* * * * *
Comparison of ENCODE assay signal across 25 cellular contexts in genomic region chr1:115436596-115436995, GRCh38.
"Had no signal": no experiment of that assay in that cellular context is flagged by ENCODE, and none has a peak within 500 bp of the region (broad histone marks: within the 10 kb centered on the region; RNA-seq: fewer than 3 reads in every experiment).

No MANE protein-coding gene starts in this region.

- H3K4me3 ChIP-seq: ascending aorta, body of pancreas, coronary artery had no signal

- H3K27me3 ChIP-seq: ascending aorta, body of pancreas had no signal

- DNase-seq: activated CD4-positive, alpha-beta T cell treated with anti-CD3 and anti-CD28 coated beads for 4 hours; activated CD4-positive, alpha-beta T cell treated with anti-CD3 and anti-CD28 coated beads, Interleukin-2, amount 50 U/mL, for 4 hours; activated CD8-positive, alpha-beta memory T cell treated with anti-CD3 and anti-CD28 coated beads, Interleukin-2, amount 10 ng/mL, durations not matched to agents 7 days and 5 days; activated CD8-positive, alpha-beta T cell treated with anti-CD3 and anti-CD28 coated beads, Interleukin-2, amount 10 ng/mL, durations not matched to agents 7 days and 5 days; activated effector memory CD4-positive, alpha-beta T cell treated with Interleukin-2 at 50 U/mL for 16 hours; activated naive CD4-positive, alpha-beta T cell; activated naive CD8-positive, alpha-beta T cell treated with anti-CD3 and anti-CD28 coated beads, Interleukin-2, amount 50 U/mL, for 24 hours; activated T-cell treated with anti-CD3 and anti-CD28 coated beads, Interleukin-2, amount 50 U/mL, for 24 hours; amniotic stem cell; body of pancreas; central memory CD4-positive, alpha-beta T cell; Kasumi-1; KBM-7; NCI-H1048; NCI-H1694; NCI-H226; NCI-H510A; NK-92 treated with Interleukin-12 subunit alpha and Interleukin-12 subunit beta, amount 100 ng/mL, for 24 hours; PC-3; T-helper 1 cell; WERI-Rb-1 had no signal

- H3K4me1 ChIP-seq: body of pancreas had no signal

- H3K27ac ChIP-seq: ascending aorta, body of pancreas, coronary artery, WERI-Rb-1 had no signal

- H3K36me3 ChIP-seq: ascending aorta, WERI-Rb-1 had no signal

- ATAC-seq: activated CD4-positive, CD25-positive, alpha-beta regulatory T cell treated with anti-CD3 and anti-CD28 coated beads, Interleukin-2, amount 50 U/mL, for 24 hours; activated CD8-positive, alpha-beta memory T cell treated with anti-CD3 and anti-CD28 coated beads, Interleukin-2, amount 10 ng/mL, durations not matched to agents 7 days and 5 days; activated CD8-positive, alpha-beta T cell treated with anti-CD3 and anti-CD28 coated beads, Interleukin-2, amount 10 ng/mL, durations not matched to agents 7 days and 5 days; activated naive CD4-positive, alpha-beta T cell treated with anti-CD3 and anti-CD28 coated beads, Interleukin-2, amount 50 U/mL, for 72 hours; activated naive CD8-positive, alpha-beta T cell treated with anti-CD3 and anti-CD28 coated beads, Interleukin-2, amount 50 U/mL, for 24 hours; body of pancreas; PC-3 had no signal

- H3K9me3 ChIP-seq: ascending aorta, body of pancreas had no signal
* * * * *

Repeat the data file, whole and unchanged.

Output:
Comparison of ENCODE assay signal across 25 cellular contexts in genomic region chr1:115436596-115436995, GRCh38.
"Had no signal": no experiment of that assay in that cellular context is flagged by ENCODE, and none has a peak within 500 bp of the region (broad histone marks: within the 10 kb centered on the region; RNA-seq: fewer than 3 reads in every experiment).

No MANE protein-coding gene starts in this region.

- H3K4me3 ChIP-seq: ascending aorta, body of pancreas, coronary artery had no signal

- H3K27me3 ChIP-seq: ascending aorta, body of pancreas had no signal

- DNase-seq: activated CD4-positive, alpha-beta T cell treated with anti-CD3 and anti-CD28 coated beads for 4 hours; activated CD4-positive, alpha-beta T cell treated with anti-CD3 and anti-CD28 coated beads, Interleukin-2, amount 50 U/mL, for 4 hours; activated CD8-positive, alpha-beta memory T cell treated with anti-CD3 and anti-CD28 coated beads, Interleukin-2, amount 10 ng/mL, durations not matched to agents 7 days and 5 days; activated CD8-positive, alpha-beta T cell treated with anti-CD3 and anti-CD28 coated beads, Interleukin-2, amount 10 ng/mL, durations not matched to agents 7 days and 5 days; activated effector memory CD4-positive, alpha-beta T cell treated with Interleukin-2 at 50 U/mL for 16 hours; activated naive CD4-positive, alpha-beta T cell; activated naive CD8-positive, alpha-beta T cell treated with anti-CD3 and anti-CD28 coated beads, Interleukin-2, amount 50 U/mL, for 24 hours; activated T-cell treated with anti-CD3 and anti-CD28 coated beads, Interleukin-2, amount 50 U/mL, for 24 hours; amniotic stem cell; body of pancreas; central memory CD4-positive, alpha-beta T cell; Kasumi-1; KBM-7; NCI-H1048; NCI-H1694; NCI-H226; NCI-H510A; NK-92 treated with Interleukin-12 subunit alpha and Interleukin-12 subunit beta, amount 100 ng/mL, for 24 hours; PC-3; T-helper 1 cell; WERI-Rb-1 had no signal

- H3K4me1 ChIP-seq: body of pancreas had no signal

- H3K27ac ChIP-seq: ascending aorta, body of pancreas, coronary artery, WERI-Rb-1 had no signal

- H3K36me3 ChIP-seq: ascending aorta, WERI-Rb-1 had no signal

- ATAC-seq: activated CD4-positive, CD25-positive, alpha-beta regulatory T cell treated with anti-CD3 and anti-CD28 coated beads, Interleukin-2, amount 50 U/mL, for 24 hours; activated CD8-positive, alpha-beta memory T cell treated with anti-CD3 and anti-CD28 coated beads, Interleukin-2, amount 10 ng/mL, durations not matched to agents 7 days and 5 days; activated CD8-positive, alpha-beta T cell treated with anti-CD3 and anti-CD28 coated beads, Interleukin-2, amount 10 ng/mL, durations not matched to agents 7 days and 5 days; activated naive CD4-positive, alpha-beta T cell treated with anti-CD3 and anti-CD28 coated beads, Interleukin-2, amount 50 U/mL, for 72 hours; activated naive CD8-positive, alpha-beta T cell treated with anti-CD3 and anti-CD28 coated beads, Interleukin-2, amount 50 U/mL, for 24 hours; body of pancreas; PC-3 had no signal

- H3K9me3 ChIP-seq: ascending aorta, body of pancreas had no signal